Americans everywhere on the political spectrum agree: Today, equality of opportunity is more a dream than a reality. Almost two-thirds of Americans believe only a small minority of privileged people have a chance to excel in today’s economy. Examples of inequality of opportunity are often painfully present, from crumbling schools to the school-to-prison pipeline. But these stark manifestations of inequality tend to obfuscate the identity of their more hidden cousins, ones so transparent they are tough to spot in a glass of water.
Rocketed into news coverage by the Flint water crisis but then quickly forgotten, lead exposure is an issue that often slips from the public consciousness. Yet it is a pernicious cause, and symptom of inequality. Across the country, at least 4 million households—10 percent of all households with children—are exposed to high levels of lead. The Center for Disease Control recommends intervention at blood lead levels (BLLs) above five micrograms per deciliter (mcg/dl). Over half a million American children exceed that threshold during their first five years of life, exposing them to serious problems at a time when the human body is most susceptible to the long-term effects of lead. At very high levels, lead exposure in children causes immediate consequences. The metal attacks multiple body systems, disrupting impulse control, attention span, and even overall mental functioning.
Across American households, inequality of exposure is the central injustice of this epidemic: It is a matter of opportunity, not just one of health.
In Rhode Island, the problem of lead exposure is dire: The state has three times the average number of children with BLLs over 10 mcg/dl. More than 1,000 Rhode Island children are poisoned annually. Almost 1 in 5 rental homes in Providence are serviced by utility-owned pipes made of lead, owing to the fact that the city, like many of its ilk, has a particularly old housing stock. Although lead pipes are common, the burden of this epidemic is not shared equally. Across American households, the inequality of exposure is the central injustice of this epidemic: It is a matter of opportunity, not just one of health.
In her May 2017 National Bureau of Economic Research study, Anna Aizer, an economist at Brown University, published data on lead and juvenile delinquency among Rhode Island youth. The paper, coauthored by Janet Currie of Princeton University, is crucial in advancing the understanding of lead exposure as an issue of social justice and inequality of opportunity.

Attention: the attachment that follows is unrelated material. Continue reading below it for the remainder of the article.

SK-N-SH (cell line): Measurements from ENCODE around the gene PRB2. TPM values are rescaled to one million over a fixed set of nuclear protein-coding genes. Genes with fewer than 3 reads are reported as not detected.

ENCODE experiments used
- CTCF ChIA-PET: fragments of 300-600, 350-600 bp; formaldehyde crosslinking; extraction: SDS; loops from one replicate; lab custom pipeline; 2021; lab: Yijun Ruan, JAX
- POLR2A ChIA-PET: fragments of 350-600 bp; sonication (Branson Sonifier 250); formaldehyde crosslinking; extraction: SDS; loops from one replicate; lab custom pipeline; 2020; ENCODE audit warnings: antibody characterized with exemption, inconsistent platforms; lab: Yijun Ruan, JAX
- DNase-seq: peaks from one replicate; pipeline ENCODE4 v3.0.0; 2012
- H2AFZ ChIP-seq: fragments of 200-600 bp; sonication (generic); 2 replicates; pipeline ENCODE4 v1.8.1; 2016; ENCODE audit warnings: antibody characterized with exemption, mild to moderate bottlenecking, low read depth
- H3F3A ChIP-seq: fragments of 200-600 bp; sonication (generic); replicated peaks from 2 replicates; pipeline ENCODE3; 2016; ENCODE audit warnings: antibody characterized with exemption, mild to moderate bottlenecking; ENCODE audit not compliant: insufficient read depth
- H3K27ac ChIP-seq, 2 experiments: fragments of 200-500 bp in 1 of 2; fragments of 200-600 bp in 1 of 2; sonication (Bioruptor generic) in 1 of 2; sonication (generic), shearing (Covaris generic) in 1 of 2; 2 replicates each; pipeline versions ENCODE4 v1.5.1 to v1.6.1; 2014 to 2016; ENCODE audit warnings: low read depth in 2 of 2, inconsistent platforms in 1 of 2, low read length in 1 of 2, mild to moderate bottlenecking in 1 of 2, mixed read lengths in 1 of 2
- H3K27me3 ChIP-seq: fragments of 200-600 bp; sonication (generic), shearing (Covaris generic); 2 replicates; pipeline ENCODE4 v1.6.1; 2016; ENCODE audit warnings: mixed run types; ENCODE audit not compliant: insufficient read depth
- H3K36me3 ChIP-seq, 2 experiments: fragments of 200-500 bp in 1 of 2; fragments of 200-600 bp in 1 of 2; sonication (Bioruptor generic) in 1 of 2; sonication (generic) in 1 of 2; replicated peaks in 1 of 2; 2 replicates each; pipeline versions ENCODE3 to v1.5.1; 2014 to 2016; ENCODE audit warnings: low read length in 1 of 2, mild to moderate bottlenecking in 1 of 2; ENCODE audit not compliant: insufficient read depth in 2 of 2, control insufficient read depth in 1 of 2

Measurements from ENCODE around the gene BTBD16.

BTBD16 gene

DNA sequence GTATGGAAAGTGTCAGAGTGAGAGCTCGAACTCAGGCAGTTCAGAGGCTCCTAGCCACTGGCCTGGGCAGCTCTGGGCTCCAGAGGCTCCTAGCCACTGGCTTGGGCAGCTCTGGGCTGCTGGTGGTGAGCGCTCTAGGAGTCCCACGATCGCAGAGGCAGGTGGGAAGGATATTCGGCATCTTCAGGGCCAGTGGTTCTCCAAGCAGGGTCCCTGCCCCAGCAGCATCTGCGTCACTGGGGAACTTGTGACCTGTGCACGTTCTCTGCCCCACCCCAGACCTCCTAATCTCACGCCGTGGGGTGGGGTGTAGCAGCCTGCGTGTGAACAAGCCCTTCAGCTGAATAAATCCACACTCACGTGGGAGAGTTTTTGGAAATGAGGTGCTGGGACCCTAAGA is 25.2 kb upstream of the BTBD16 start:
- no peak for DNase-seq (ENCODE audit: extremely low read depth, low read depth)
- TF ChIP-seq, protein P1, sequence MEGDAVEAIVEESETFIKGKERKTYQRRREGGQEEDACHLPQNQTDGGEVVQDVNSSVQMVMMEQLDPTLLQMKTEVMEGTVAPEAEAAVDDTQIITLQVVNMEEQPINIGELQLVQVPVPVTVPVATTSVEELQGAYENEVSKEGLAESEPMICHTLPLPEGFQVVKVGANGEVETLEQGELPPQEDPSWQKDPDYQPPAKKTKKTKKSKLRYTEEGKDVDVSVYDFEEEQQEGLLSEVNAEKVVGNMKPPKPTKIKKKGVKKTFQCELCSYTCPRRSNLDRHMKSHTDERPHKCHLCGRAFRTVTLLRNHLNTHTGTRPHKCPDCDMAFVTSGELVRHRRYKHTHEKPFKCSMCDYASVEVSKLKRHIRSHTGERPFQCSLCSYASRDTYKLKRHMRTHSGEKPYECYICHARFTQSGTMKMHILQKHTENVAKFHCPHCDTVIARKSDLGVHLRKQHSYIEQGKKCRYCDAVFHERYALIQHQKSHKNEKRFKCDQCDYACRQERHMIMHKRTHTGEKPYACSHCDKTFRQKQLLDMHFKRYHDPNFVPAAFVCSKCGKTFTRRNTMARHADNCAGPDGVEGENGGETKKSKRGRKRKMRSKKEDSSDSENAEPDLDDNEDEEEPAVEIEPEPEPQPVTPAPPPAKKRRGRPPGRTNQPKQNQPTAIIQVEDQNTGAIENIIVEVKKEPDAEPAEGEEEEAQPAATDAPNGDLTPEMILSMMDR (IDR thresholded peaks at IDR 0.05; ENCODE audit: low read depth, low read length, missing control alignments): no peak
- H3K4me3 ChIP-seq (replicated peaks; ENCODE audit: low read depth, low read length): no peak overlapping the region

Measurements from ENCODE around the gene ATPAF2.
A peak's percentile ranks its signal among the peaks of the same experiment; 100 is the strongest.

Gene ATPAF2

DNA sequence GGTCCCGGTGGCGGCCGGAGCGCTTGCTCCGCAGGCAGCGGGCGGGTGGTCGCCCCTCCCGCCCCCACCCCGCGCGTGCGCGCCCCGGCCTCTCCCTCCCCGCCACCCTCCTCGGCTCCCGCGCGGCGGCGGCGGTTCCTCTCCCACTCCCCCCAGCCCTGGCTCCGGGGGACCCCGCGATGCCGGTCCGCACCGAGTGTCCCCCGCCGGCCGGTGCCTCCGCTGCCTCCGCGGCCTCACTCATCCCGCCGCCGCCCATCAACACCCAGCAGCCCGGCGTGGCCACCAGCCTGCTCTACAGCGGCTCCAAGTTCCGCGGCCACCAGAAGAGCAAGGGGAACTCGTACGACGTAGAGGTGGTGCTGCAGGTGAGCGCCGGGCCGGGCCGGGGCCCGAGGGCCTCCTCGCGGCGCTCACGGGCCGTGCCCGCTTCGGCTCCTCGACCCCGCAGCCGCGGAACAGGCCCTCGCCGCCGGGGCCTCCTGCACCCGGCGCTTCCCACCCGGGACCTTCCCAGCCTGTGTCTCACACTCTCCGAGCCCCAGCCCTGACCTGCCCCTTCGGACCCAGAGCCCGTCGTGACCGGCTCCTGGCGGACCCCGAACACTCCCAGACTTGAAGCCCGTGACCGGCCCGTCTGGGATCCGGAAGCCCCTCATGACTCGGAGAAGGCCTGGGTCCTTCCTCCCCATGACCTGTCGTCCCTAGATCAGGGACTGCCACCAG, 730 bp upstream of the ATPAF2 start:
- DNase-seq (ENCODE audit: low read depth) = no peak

Aizer’s study capitalizes on a dataset of blood lead levels from the state’s robust screening program. Between 1990 and 2004, 120,000 children born in Rhode Island were tested at various stages of childhood development. Aizer and Currie first note that low-income and minority children in the state are more likely to live in urban neighborhoods. Inhabitants of urban areas are more susceptible to lead exposure due to the greater likelihood of high traffic congestion and older housing, two major sources of lead pollution. The study further confirms that the burden of lead exposure is disproportionately placed upon the shoulders of low-income people and people of color in Rhode Island, as is the case in many communities across the nation. While the average BLL of white children in the dataset was 3.4 mcg/dl, African-American and Hispanic children had levels 65 percent and 53 percent higher, respectively—both above the level recommended for intervention. This burden was also disproportionately borne by low-income families: The average BLL of children who qualified for free school lunch was 50 percent higher than that of those who did not.
Lead exposure is profoundly disruptive for children. For every unit increase in BLL, the probability of school suspension increased from 6.4 to 9.3 percent. These disruptions correspond to academic deficits: An August 2016 study from Professors Aizer and Currie found that for every one unit increase in BLL, the probability of a student scoring substantially below proficiency in reading rose by 3.1 percentage points. Outside of the classroom, the effects are even worse: The researchers found the same increase in BLL augmented the likelihood of incarceration by up to 74 percent.